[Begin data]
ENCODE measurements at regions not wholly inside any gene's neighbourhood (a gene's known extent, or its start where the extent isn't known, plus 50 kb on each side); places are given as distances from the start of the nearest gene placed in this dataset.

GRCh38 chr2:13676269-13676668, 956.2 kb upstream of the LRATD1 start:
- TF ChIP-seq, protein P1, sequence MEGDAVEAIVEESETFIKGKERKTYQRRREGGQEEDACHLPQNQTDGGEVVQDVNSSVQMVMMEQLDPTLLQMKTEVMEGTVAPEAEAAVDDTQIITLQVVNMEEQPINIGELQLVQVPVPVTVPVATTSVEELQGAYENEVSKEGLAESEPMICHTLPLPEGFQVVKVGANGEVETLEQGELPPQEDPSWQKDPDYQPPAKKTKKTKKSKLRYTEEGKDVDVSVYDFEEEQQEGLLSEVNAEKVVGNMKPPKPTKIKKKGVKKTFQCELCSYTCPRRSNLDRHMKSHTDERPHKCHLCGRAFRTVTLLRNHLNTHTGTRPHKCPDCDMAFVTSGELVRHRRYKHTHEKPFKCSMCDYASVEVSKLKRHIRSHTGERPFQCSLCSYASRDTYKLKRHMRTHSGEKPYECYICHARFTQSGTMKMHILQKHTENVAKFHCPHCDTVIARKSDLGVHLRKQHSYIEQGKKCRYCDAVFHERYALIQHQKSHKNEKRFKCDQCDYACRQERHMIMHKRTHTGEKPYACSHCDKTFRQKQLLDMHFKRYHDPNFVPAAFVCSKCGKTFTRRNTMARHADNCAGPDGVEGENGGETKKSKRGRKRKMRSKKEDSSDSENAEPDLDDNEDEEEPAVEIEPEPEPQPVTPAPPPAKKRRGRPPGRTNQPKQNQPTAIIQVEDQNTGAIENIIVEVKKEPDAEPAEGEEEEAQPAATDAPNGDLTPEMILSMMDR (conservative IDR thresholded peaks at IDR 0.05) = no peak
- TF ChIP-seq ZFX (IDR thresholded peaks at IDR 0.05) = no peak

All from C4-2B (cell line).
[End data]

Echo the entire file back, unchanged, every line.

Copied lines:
ENCODE measurements at regions not wholly inside any gene's neighbourhood (a gene's known extent, or its start where the extent isn't known, plus 50 kb on each side); places are given as distances from the start of the nearest gene placed in this dataset.

GRCh38 chr2:13676269-13676668, 956.2 kb upstream of the LRATD1 start:
- TF ChIP-seq, protein P1, sequence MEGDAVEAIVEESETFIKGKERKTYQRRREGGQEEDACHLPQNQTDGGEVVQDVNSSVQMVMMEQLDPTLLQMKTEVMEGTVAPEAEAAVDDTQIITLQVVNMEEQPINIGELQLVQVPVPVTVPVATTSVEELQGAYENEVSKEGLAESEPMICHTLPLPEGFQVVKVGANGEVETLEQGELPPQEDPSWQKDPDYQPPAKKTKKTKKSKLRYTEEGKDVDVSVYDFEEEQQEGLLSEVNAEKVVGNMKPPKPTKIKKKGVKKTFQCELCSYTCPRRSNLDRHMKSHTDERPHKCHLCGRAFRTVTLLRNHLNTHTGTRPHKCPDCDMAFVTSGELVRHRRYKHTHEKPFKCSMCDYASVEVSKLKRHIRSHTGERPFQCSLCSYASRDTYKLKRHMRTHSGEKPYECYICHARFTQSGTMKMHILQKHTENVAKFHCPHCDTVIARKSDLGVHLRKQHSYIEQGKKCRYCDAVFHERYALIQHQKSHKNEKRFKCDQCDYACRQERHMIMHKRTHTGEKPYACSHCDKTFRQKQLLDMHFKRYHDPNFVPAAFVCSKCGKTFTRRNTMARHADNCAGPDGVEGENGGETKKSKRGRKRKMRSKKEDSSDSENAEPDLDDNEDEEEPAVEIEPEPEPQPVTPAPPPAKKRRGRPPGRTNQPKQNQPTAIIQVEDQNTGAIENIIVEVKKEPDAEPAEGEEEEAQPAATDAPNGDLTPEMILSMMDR (conservative IDR thresholded peaks at IDR 0.05) = no peak
- TF ChIP-seq ZFX (IDR thresholded peaks at IDR 0.05) = no peak

All from C4-2B (cell line).